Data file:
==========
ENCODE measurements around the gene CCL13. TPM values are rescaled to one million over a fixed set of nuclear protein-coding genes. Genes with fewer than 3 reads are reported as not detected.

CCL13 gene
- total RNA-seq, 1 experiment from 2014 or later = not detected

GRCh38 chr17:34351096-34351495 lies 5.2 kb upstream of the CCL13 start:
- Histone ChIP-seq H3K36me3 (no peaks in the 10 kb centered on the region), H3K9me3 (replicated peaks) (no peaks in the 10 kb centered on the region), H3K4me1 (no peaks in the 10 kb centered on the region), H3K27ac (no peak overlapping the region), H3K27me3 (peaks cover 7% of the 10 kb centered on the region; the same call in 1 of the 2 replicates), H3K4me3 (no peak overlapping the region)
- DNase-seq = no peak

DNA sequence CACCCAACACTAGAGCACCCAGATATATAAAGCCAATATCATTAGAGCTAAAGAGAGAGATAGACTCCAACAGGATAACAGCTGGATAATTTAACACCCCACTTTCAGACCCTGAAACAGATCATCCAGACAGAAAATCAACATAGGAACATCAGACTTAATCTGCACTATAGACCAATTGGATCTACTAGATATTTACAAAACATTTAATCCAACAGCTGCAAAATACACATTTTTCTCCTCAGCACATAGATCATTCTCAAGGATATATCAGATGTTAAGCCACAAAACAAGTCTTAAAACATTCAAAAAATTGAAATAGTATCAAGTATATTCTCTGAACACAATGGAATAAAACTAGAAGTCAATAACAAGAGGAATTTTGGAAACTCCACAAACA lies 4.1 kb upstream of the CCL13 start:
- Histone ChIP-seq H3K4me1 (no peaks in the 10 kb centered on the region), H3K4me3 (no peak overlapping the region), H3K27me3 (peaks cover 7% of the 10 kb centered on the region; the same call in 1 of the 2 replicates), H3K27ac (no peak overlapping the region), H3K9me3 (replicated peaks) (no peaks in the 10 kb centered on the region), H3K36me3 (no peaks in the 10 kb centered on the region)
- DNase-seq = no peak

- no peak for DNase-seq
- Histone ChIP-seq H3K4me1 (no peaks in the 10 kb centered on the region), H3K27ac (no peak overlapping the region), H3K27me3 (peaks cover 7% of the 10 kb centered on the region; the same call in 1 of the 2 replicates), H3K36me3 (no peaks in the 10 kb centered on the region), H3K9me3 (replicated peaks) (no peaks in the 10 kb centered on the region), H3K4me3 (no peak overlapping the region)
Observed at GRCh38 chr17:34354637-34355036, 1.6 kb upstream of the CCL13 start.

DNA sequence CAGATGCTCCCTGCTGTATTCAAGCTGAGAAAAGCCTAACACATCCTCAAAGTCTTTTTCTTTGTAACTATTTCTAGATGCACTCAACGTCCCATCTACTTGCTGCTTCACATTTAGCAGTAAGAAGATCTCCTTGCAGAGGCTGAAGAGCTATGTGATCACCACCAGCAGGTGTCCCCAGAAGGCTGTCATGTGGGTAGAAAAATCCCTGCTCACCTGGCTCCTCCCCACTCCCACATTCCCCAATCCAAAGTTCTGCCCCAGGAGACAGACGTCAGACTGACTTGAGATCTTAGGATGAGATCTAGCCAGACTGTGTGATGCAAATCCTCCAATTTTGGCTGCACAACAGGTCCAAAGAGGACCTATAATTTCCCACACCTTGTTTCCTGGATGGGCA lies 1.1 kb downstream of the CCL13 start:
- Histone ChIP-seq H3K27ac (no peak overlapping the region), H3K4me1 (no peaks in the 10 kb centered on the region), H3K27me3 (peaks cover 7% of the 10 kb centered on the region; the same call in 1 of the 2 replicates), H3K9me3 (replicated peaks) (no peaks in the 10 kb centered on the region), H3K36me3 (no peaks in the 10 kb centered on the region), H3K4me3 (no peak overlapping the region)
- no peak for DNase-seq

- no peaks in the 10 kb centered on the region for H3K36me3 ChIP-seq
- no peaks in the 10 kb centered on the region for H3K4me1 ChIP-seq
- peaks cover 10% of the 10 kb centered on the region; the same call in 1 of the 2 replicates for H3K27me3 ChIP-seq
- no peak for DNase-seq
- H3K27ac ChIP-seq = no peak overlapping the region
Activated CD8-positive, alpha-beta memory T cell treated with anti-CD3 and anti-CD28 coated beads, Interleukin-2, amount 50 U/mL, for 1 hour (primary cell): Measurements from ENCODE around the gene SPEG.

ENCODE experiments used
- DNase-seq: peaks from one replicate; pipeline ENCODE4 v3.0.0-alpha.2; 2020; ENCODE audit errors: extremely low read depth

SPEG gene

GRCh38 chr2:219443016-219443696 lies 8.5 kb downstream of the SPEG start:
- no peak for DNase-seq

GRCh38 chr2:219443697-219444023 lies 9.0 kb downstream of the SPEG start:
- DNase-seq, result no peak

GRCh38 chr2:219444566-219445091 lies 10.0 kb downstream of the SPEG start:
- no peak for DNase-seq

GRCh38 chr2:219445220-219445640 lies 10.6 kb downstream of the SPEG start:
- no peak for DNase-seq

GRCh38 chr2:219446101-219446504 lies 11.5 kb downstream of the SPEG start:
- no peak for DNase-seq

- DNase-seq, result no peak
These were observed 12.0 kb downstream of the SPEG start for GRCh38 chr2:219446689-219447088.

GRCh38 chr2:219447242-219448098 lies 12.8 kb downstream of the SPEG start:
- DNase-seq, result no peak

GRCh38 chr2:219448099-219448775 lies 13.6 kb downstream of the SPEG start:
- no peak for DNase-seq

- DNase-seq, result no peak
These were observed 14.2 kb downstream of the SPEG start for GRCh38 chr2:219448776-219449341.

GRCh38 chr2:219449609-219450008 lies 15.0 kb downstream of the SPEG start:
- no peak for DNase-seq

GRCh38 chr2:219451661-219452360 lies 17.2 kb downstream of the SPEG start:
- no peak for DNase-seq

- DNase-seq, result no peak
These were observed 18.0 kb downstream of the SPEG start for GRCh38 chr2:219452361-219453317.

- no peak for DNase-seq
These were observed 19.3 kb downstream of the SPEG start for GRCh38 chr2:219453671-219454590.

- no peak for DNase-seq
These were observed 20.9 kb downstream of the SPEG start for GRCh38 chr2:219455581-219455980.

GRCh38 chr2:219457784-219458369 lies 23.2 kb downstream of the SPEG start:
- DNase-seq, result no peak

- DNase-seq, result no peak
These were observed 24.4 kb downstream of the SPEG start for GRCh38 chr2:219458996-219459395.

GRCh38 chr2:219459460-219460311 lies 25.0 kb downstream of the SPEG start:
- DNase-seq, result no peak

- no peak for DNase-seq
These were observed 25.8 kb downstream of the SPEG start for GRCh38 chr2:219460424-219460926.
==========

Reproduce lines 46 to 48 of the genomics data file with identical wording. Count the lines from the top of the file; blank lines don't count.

- no peak for DNase-seq

- DNase-seq, result no peak
These were observed 18.0 kb downstream of the SPEG start for GRCh38 chr2:219452361-219453317.